October 23, 2011

Brisket, Two Ways: Part 1

This weekend, I took a shot at one of my favorite Texas meals. Barbecue is one of my absolute favorite things to eat. It's right up there with steak, fajitas, chicken fried steak, and sweets of all kinds. It is something that absolutely must be mastered before I leave Texas in less than year. For my friends in Tennessee, this is a totally different type of barbecue than you are used to. That is not pork you see in that picture. It is beef brisket. And you cannot judge brisket by what you find at the barbecue restaurants in Tennessee. It is simply NOT the same.

This is my second attempt at brisket. My first attempt was delicious, but not nearly tender enough.

I got a brisket that was already trimmed and weighed only 3.2 lbs. Since there are only two of us, we probably would not eat it quickly enough if we had a whole big honkin' brisket.

You'll need these items:

Chili Powder, Ground Cayenne Pepper, Garlic Salt, Cumin, Lawry's Seasoned Pepper, Paprika, and Corn Starch

You need 1 t of each spice per pound of meat. My brisket was 3.2 lbs. I just made my third teaspoon of each spice be heaping. I didn't really measure out 0.2 t. You also might want a box (not a can) of Beef Stock.

Rub the spices all over your meat, like so:

There should be one side that's super, super fatty. Put that side on top. It helps make the meat really moist.

I put some beef stock in the bottom of the pan. It's not absolutely necessary, but I wanted some yummy juices for the second way to eat this brisket. I only put about 1/4 of the box at first. About two hours before the brisket finished I put the remaining 3/4 in my pan.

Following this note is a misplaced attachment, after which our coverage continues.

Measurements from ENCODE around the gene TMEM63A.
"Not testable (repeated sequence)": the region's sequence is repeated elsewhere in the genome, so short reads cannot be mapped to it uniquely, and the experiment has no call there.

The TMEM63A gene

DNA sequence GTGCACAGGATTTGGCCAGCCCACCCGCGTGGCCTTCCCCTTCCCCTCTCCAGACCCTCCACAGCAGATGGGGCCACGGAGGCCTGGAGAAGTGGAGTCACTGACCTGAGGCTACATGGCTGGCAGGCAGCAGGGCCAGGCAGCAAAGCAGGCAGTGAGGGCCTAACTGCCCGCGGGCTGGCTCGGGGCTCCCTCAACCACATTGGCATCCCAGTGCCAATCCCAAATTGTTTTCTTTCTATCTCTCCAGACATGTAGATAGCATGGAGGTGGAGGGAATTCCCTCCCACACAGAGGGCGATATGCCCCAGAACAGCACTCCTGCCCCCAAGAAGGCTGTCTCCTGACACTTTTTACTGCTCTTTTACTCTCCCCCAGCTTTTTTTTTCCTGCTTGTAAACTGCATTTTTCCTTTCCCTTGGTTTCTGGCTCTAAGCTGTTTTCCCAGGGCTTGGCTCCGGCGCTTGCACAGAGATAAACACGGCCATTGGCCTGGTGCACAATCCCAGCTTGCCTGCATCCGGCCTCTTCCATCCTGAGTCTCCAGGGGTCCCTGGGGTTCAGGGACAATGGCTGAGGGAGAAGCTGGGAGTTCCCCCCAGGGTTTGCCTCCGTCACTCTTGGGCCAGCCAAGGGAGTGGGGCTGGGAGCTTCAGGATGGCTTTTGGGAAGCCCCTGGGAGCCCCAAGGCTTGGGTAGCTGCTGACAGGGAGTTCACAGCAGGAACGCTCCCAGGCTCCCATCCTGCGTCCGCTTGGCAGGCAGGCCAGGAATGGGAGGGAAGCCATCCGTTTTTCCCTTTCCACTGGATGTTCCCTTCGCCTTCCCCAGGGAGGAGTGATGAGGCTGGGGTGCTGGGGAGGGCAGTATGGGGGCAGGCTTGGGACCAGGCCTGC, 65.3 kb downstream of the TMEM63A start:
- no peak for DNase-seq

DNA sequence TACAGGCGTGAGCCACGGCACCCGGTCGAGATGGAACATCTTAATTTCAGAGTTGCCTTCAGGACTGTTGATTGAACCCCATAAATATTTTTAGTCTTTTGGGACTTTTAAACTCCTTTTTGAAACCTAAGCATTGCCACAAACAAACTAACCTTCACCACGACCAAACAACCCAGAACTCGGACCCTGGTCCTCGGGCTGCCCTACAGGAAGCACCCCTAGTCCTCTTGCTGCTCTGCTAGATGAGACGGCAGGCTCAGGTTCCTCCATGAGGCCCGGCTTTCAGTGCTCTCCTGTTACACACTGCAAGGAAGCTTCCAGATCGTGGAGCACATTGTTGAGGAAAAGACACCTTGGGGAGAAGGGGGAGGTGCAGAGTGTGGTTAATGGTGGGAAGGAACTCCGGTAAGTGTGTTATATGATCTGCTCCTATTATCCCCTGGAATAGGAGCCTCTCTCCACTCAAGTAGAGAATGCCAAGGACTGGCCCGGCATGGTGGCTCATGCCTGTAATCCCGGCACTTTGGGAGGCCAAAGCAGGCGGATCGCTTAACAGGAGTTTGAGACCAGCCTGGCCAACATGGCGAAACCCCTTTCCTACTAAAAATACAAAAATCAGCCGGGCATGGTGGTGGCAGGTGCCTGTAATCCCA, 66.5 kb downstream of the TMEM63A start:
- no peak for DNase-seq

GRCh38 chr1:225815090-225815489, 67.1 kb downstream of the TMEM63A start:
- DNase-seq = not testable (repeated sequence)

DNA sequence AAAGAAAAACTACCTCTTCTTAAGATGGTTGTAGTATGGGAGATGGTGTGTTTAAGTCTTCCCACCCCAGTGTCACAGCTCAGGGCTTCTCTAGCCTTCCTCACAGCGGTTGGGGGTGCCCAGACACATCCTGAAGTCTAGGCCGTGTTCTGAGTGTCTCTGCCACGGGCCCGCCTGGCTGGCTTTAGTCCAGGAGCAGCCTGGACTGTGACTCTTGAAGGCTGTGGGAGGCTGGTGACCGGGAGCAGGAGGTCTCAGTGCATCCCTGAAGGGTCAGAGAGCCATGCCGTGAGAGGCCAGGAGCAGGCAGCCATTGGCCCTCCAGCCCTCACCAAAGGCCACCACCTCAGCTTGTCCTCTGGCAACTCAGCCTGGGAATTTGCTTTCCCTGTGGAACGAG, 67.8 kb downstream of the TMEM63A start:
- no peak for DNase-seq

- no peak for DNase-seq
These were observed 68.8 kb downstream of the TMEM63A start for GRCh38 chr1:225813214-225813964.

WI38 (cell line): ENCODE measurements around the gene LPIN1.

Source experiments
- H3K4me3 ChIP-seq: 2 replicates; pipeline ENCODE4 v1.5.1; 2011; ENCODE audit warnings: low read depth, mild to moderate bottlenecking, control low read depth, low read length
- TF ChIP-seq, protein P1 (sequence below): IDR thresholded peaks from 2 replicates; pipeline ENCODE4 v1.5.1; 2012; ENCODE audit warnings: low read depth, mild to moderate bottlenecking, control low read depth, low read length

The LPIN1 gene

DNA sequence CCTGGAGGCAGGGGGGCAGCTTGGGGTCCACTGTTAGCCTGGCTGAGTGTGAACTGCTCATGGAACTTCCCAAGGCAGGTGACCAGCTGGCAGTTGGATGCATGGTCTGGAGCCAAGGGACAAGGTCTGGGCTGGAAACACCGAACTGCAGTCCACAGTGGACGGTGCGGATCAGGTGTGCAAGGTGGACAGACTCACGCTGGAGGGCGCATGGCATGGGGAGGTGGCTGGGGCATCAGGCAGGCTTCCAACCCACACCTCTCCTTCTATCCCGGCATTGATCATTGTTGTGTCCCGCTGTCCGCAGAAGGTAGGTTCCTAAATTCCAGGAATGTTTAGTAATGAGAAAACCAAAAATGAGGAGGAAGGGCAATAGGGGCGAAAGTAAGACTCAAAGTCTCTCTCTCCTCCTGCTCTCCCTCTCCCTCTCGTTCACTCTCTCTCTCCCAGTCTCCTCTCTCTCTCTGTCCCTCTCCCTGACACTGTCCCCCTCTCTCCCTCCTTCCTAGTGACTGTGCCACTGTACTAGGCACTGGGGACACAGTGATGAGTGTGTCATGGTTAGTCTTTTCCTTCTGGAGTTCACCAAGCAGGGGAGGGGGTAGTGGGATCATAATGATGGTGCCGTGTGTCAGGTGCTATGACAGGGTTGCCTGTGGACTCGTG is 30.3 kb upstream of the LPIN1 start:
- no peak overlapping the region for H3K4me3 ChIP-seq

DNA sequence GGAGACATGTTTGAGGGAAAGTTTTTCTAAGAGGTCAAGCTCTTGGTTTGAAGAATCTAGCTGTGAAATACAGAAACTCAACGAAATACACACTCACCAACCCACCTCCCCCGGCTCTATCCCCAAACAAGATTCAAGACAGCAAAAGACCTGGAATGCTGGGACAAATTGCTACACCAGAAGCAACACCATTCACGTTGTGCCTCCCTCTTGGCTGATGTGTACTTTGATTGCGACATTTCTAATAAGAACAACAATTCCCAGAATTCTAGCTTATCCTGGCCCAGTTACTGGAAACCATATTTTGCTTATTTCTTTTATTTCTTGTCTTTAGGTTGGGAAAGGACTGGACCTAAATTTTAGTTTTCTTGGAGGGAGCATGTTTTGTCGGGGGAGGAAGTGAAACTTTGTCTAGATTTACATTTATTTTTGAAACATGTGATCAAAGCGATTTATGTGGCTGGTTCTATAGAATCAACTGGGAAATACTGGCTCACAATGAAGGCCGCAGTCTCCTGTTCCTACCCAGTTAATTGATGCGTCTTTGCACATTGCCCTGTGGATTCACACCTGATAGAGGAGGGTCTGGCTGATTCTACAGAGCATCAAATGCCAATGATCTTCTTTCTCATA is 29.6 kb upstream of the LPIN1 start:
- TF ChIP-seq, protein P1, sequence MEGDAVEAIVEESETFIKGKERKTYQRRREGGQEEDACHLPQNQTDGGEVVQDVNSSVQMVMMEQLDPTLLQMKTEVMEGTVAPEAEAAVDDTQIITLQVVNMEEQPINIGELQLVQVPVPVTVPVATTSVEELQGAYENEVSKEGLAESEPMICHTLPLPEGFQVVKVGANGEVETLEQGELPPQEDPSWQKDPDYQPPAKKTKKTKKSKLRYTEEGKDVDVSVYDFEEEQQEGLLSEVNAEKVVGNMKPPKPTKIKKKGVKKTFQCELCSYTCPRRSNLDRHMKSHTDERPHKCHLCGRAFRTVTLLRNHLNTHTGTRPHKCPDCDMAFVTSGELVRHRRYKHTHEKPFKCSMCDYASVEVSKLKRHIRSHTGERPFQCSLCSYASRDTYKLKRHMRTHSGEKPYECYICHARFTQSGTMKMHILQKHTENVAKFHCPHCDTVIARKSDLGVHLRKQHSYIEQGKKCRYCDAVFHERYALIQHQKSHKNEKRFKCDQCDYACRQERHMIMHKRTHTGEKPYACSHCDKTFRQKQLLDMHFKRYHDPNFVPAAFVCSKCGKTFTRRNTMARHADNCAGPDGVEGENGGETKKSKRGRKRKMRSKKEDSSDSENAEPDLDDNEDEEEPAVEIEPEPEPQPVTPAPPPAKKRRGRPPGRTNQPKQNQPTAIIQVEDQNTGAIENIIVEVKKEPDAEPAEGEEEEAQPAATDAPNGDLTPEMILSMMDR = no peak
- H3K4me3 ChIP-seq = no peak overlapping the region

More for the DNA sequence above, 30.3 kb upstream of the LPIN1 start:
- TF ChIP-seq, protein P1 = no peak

This has to cook very slowly. It was in my oven at 200 degrees for seven hours. (That is, the remaining beef broth went in at the five hour mark. You could probably dump the whole thing in at the beginning, but I didn't know how much of it I'd want when I started. Plus I was a teensy bit afraid that the broth might steal the spices from the meat, and that would be sad. The way I did it did turn out just right, though.)

After 7 hours, you end up with this:

This is my favorite barbecue sauce:

 I mix the spicy and the original together in equal parts. It's delicious.

I like to eat my brisket with mashed potatoes, green beans, deviled eggs, dill pickles, and cheese.

I sprinkle the pickles and cheese with a little of the barbecue seasoning (minus the corn starch and the cayenne). I will share my (mom's) deviled egg recipe at a later date.

Any guesses for what the second way to eat this delicious brisket is?
Free cookies to anyone who guesses correctly (and lives near me)!


trimmed brisket (mine was 3-ish lbs if it matters to you)

1 t per pound of brisket each of Chili Powder, Ground Cayenne Pepper, Garlic Salt, Cumin, Lawry's Seasoned Pepper, Paprika, and Corn Starch

 1 box of beef stock (could be a little more or a little less depending on the size of your brisket)

1. Mix spices. Then rub all over the meat.
2. Put the brisket in your roasting pan, fat side up.
3. Pour in desired amount of beef broth, keeping in mind that some of it will evaporate while the meet is cooking.
4. Bake at 200 degrees for seven hours.
5. When meat is done cooking, trim off all visible fat, and cut remaining, non-fatty meat into pieces.
6. Serve with BBQ sauce and sides and enjoy!

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